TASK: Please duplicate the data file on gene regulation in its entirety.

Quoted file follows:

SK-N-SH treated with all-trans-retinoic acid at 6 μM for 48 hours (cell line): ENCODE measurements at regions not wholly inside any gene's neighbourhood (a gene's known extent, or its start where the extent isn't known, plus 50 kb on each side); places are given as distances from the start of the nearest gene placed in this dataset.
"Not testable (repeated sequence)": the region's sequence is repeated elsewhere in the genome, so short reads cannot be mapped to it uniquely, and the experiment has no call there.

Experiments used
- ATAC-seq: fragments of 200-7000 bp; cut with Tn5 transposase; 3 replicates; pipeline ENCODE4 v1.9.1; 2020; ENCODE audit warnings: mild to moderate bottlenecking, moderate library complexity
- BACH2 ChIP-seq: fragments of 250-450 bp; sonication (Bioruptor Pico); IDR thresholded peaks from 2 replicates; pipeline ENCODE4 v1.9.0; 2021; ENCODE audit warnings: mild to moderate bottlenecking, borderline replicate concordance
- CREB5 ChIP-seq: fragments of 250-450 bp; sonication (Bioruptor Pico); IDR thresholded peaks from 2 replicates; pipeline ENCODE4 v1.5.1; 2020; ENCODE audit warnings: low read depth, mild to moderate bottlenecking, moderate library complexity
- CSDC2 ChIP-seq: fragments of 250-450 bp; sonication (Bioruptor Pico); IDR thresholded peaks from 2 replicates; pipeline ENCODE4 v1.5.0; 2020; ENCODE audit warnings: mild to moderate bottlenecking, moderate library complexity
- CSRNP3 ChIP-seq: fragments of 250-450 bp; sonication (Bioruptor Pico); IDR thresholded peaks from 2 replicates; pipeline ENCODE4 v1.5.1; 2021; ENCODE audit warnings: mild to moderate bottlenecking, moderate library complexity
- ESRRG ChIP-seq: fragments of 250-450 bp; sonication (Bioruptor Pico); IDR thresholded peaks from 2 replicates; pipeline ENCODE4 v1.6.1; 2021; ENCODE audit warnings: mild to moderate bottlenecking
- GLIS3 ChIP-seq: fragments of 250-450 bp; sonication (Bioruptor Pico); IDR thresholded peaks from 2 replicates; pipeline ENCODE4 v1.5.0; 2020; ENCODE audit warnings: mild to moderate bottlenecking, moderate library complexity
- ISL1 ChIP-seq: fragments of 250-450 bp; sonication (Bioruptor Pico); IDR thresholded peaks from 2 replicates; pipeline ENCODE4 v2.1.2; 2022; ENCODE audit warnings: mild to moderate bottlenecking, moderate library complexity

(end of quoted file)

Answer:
SK-N-SH treated with all-trans-retinoic acid at 6 μM for 48 hours (cell line): ENCODE measurements at regions not wholly inside any gene's neighbourhood (a gene's known extent, or its start where the extent isn't known, plus 50 kb on each side); places are given as distances from the start of the nearest gene placed in this dataset.
"Not testable (repeated sequence)": the region's sequence is repeated elsewhere in the genome, so short reads cannot be mapped to it uniquely, and the experiment has no call there.

Experiments used
- ATAC-seq: fragments of 200-7000 bp; cut with Tn5 transposase; 3 replicates; pipeline ENCODE4 v1.9.1; 2020; ENCODE audit warnings: mild to moderate bottlenecking, moderate library complexity
- BACH2 ChIP-seq: fragments of 250-450 bp; sonication (Bioruptor Pico); IDR thresholded peaks from 2 replicates; pipeline ENCODE4 v1.9.0; 2021; ENCODE audit warnings: mild to moderate bottlenecking, borderline replicate concordance
- CREB5 ChIP-seq: fragments of 250-450 bp; sonication (Bioruptor Pico); IDR thresholded peaks from 2 replicates; pipeline ENCODE4 v1.5.1; 2020; ENCODE audit warnings: low read depth, mild to moderate bottlenecking, moderate library complexity
- CSDC2 ChIP-seq: fragments of 250-450 bp; sonication (Bioruptor Pico); IDR thresholded peaks from 2 replicates; pipeline ENCODE4 v1.5.0; 2020; ENCODE audit warnings: mild to moderate bottlenecking, moderate library complexity
- CSRNP3 ChIP-seq: fragments of 250-450 bp; sonication (Bioruptor Pico); IDR thresholded peaks from 2 replicates; pipeline ENCODE4 v1.5.1; 2021; ENCODE audit warnings: mild to moderate bottlenecking, moderate library complexity
- ESRRG ChIP-seq: fragments of 250-450 bp; sonication (Bioruptor Pico); IDR thresholded peaks from 2 replicates; pipeline ENCODE4 v1.6.1; 2021; ENCODE audit warnings: mild to moderate bottlenecking
- GLIS3 ChIP-seq: fragments of 250-450 bp; sonication (Bioruptor Pico); IDR thresholded peaks from 2 replicates; pipeline ENCODE4 v1.5.0; 2020; ENCODE audit warnings: mild to moderate bottlenecking, moderate library complexity
- ISL1 ChIP-seq: fragments of 250-450 bp; sonication (Bioruptor Pico); IDR thresholded peaks from 2 replicates; pipeline ENCODE4 v2.1.2; 2022; ENCODE audit warnings: mild to moderate bottlenecking, moderate library complexity